All your computer has to do is have an internet connection and be able to run the cloud’s interface software. Having a computer that can interface with cloud software usually just means opening up a browser page on the internet. I can feel the question that is at the tip of your tongue, but is the cloud safe? Let’s address that now.
Also Read: The Cloud Computing Revolution
Is it safe?
When we talk about technology we are actually talking about our livelihoods, our families, our legacies and years and years of hard work. It is imperative for us to know that the system we are handing over our data and all of our sensitive information to is secure.
Hard drives locked in a cabinet along with files upon files are not safer, they are just more tangible and they give you the illusion that you are in control. All it takes is a fire or heat damage, a flood or water damage or a break-in for everything to be destroyed.
When you move your systems to the cloud, it is now the cloud system provider’s responsibility to manage your IT systems. Most cloud providers manage their systems 27 hours a day, 8 days a week, 390 days a year; in other words someone always has an eye on it. Viruses are caught immediately, software is updated automatically and the equipment is stored in a secure, temperature controlled environment.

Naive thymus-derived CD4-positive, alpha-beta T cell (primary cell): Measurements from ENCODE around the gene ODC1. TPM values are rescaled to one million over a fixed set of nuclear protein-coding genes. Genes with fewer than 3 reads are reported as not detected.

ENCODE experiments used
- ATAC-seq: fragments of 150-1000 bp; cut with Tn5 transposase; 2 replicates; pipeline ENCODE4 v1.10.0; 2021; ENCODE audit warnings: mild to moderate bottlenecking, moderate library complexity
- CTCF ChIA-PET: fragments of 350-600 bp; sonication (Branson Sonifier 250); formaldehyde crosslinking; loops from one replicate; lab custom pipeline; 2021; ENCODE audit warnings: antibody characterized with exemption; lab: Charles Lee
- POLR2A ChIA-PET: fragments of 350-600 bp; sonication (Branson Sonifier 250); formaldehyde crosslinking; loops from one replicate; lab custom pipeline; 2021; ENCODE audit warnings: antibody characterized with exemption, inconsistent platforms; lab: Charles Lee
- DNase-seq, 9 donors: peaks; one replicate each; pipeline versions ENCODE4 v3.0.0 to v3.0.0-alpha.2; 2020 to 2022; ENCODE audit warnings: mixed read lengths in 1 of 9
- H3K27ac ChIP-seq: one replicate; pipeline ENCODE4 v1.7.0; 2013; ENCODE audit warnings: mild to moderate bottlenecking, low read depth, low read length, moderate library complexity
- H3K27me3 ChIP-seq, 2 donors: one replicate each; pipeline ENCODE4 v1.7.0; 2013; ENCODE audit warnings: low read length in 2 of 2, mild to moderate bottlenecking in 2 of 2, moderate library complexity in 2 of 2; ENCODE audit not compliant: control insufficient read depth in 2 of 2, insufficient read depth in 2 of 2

Now for the other side of the coin
Cloud accounts can and have been hacked; even though millions of businesses have moved to the cloud most have them have not completely moved all of their data. There are still some things that business owners choose to keep close to the vest.
Mario Santana, vice president of Cloud Security at Terremark, told TechWorldNews – “the first step is to realize that all the normal security steps are still necessary in the cloud… It’s surprising how many folks assume that all that stuff is handled as a default part of a cloud service.” Due diligence is still necessary when dealing with IT security and the cloud. In order to help you in this decision of whether or not to join the cloud, it is good to look at who else is using the cloud….
Who is using it?